I hear the last movement of Symphony 2 as rather an inversion of Mahlerian catharsis, - compare with the last movement of Mahler's Symphony 3 which it sounds similar to, but then moves and concludes antithetically, - the benediction become ominous and even menacing.


I don't think I can agree with you when there are so many direct quotes of preexisting music.  In fact, I am now at No. 5 (I couldn't find No. 4) so I feel I have a good sense of what he does.  I like it very much but can't say it is an inversion of Mahler because it is direct quotes sort of out out of order.  I know quite a few composer friends that this would thoroughly piss them off to literally go to the library quote one of the greatest composers but put their music out of order and that becomes your new symphony.  I take it he wasn't highly regarded at home?  He doesn't sound similar to Mahler 3, he is quoting Mahler 3 then doesn't quote him.  IN CONTRAST, you have the collage of Schnittke who does a Bach style chorale but the music is completely original but evoking the style of Bach.  Winbech is not doing that.  Now, I'm in his No. 5, the Bruckner 9 tribute where I'm hearing long swathes of sequences based on passages from that symphony.  Contrast this with Rautavaara Symphony No. 3 which uses Bruckner 3 dramatic and orchestrational devises in his own way much more successfully.  My final thoughts after listening to hours of his symphonies, it is too bad that this is relegated to pastiche.  He has great technique and skill but I wish he would have incorporated the tradition rather than mimicked it.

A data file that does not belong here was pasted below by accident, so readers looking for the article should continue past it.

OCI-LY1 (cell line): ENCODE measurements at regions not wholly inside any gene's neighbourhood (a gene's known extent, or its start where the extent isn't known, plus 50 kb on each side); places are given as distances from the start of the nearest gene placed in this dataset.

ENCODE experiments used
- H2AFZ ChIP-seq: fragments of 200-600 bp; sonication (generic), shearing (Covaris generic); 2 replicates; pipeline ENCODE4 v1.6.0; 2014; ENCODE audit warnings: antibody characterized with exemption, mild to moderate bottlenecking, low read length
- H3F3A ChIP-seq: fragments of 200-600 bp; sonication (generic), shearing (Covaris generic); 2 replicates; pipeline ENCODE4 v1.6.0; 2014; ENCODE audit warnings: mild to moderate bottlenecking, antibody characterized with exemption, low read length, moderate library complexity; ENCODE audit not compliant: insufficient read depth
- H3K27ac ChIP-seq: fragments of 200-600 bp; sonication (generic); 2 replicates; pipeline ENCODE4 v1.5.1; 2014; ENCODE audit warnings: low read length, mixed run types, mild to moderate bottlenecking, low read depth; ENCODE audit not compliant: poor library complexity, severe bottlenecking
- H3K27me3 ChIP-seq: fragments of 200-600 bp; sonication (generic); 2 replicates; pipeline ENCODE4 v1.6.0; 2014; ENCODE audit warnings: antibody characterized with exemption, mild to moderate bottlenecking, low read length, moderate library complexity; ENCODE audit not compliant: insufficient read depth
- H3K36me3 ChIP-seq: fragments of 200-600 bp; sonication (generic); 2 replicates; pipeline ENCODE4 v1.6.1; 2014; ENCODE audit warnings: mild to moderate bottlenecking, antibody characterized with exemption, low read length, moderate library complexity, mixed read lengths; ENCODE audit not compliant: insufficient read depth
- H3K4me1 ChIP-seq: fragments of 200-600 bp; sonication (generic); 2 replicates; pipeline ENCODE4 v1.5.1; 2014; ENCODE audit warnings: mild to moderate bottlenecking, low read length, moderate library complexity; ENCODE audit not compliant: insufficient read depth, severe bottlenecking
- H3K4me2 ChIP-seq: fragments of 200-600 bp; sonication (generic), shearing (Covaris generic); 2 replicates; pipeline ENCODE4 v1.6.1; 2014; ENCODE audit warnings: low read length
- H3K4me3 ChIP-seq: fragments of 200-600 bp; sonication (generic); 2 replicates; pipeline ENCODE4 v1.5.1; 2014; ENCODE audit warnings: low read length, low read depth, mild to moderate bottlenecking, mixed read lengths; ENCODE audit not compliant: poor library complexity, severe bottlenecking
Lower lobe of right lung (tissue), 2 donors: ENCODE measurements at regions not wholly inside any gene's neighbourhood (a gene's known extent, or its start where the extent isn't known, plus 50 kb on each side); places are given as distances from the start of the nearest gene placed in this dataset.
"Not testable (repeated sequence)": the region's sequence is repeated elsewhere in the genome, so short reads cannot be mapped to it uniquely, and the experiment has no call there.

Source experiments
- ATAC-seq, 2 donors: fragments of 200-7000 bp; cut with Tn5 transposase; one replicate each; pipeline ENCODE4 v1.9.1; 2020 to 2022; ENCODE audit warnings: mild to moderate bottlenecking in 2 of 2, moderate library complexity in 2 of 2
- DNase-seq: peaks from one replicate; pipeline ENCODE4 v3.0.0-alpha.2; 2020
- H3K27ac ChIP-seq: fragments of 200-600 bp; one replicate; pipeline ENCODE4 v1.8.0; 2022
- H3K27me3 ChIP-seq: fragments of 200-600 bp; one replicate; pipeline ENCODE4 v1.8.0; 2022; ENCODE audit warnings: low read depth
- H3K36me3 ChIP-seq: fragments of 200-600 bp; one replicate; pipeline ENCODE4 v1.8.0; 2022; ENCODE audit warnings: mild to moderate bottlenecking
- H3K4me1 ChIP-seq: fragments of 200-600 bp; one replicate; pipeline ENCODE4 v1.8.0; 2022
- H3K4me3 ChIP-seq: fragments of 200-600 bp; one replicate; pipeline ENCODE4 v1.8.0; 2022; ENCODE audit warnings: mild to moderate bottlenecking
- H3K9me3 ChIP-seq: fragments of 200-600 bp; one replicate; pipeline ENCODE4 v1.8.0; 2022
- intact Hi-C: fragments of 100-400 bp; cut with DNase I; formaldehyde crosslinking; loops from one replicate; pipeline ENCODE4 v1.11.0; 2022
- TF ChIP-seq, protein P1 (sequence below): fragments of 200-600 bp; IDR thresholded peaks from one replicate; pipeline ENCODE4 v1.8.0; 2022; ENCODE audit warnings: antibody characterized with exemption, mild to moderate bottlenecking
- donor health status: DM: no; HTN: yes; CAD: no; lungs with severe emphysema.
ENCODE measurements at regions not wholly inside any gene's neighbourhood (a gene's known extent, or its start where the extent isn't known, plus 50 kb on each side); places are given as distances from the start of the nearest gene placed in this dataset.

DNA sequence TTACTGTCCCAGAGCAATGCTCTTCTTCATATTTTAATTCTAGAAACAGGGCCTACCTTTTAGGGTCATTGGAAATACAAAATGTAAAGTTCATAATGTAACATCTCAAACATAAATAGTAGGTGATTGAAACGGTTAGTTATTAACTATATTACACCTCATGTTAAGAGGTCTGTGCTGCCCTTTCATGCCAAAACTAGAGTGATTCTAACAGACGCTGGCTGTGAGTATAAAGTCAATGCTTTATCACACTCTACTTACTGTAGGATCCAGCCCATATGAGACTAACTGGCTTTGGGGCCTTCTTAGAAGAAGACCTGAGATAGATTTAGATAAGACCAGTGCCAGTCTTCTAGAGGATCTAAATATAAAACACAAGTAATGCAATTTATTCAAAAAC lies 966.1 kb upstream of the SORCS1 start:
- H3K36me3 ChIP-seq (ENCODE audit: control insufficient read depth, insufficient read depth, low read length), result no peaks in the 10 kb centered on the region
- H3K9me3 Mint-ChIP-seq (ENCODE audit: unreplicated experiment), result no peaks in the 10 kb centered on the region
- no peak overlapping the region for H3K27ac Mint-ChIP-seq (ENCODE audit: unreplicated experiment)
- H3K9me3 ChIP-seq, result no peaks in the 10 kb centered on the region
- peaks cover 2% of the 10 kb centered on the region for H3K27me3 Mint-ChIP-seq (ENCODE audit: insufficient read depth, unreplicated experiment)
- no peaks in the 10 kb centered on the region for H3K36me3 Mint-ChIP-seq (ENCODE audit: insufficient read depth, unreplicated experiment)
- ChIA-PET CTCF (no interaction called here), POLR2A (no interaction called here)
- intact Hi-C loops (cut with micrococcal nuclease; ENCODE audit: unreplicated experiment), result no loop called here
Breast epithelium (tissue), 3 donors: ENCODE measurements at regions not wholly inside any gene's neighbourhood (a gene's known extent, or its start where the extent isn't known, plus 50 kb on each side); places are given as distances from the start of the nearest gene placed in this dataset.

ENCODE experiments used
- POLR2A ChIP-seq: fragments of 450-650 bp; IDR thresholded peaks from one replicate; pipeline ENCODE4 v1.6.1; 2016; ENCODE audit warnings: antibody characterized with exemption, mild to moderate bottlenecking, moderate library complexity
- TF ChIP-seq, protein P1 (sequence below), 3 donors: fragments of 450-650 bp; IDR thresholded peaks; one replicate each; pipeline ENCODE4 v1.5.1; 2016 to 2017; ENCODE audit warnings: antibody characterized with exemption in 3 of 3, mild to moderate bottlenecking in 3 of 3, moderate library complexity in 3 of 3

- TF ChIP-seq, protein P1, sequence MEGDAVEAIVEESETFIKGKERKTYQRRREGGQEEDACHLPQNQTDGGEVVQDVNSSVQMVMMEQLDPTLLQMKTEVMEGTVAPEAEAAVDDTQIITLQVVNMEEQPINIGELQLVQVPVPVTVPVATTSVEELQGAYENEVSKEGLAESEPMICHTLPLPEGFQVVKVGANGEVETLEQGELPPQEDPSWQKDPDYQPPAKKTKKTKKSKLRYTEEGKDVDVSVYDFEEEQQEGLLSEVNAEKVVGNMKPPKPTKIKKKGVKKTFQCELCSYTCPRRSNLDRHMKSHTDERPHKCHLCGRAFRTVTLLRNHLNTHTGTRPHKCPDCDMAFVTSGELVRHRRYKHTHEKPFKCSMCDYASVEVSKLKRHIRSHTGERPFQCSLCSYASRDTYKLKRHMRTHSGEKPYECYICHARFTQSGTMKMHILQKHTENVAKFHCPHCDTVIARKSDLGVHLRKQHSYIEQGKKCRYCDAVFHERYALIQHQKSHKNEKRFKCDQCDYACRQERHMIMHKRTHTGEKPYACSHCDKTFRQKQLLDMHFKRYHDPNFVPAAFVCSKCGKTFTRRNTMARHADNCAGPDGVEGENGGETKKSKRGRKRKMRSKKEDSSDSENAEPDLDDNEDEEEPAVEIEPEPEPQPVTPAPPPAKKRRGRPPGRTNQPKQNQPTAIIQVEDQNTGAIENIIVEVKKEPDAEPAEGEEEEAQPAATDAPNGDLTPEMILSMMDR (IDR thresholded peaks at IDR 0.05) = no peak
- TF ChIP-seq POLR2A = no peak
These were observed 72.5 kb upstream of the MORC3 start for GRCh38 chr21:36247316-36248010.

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Greg K